Across the world and in the U.S., women are underrepresented in politics. What does it take for a woman to take the leap and get into the arena?
This is part of our “Women In . . .” series, which looks at women in specific fields and how they have gotten where they are, as well as what advice they want to share with other women following similar paths. Below, Jennifer Petersen, a 30-year-old resident of Brooklyn, shares the story of how she won her first office seat, as a member of her district’s county committee. Petersen will hold the office for two years and will be responsible for nominating who the Democratic Party candidate will be during special elections, as well as for voting on local judicial candidates and addressing any local issues as they come up.
Rubina Magazine: What made you want to go into politics?
Jennifer Petersen: It’s been a process more than a direct path. Since I was young, I’ve always been hyper-aware of social power dynamics, particularly between racial groups, which led me to study Sociology and eventually take up a career in Social Work. In that sense I’ve always been a political (small “p”) person.
Through my studies and experience I learned that the issues most affecting individuals and communities are often not fairly represented at the media or policy level. After grad school, I volunteered for a state Assembly campaign and did a lot of canvassing in Brooklyn. I loved meeting and talking with people and hearing about the issues that were important to them. I learned that most people are smart and aware and want to see change but often feel powerless to do so because they aren’t encouraged to participate in the political process or don’t know how to. I saw this first-hand when I wrote a paper about the Atlantic Yards project in Brooklyn. This was something that was going on right down the street from me and there seemed to be a lot of controversy surrounding it, so I wanted to dig a little deeper. What I found was really discouraging–that no one in the surrounding communities got a single vote on whether or not they wanted a giant basketball arena in their backyard. The project was given over to the state so the developer didn’t have to go through any of the local democratic processes to get it approved.
So, when New Kings Democrats explained the process of running for county committee, I was sold and decided to run for office myself. I figured that even if I could make a small dent in giving communities more voice, then it would be worth it.
Was there anything that made you second-guess your decision to run for office?
Definitely. For one, knocking on doors and collecting signatures is hard work and I wasn’t sure I could collect the amount I needed within the deadline. Brooklyn is full of such politically savvy people, so there were moments I wondered if I would be taken seriously or if I knew enough about the issues. I think being a young woman factored into that too. I feared people wouldn’t take me as seriously as they would a man. And I did face some hostility from people who didn’t want me knocking on their door or petitioning in their lobby so those moments were upsetting. But, I guess those moments make for a better story in the end.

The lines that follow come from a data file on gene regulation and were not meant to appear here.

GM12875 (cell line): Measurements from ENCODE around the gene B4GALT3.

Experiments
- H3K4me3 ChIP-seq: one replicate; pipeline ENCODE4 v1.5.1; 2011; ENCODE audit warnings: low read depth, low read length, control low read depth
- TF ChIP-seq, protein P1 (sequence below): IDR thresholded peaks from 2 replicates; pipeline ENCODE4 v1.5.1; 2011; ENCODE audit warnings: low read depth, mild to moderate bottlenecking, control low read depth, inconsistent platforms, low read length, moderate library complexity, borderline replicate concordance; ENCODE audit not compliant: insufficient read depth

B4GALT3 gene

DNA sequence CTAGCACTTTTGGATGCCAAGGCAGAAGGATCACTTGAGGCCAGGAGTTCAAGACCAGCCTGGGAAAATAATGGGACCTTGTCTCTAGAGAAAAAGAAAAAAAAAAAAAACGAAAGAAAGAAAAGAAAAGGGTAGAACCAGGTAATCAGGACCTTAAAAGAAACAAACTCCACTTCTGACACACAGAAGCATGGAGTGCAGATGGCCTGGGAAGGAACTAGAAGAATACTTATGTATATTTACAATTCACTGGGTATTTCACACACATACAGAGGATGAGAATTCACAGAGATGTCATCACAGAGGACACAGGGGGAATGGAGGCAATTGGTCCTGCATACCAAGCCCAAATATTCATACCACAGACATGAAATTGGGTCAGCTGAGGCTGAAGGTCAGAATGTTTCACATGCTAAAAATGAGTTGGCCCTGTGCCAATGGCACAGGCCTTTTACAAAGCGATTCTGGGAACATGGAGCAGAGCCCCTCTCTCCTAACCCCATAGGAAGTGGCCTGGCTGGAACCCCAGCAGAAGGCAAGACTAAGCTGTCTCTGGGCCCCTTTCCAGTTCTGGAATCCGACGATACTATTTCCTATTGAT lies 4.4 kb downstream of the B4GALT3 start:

How did you pull off your campaign?
I first got involved with running for county committee through a group called New Kings Democrats (NKD). Many of the committee seats are vacant so there’s been a big grassroots push for local folks to get involved. NKD walked me through the process of petitioning and gave me a walking list of registered democrats in the area. I basically set aside 2-3 hours each evening until I collected the 40 signatures I needed. Once I submitted my petitions to the Board of Elections, I was notified a few weeks later that I was an official county committee member.
What was the key to having a successful campaign?
Well, in this case, I ran uncontested so it’s a bit different than your typical campaign. I think the key to my success was really wanting and believing in what I was going after. Community voice and democratic process are so important to me. Each person I talked to gave me hope because they shared the same ideals. So really the key to my success in this case was a willingness to put myself out there and risk things not going as planned. It’s important to not lose site of your core values. At the end of the day, that’s what’s going to keep you connected with the people you’re serving.
What would you say to other women who want to run for office?
Do it! If politics or organizing is even a thought in your mind, trust your instincts, find some way to get involved, and go for it. There are plenty of opportunities out there. You can help register people to vote or volunteer in a local campaign or run for office. We absolutely need more women in this field. Women have such a unique perspective and ability to create consensus and listen to people at every level, which is exactly what’s needed to make real change in politics.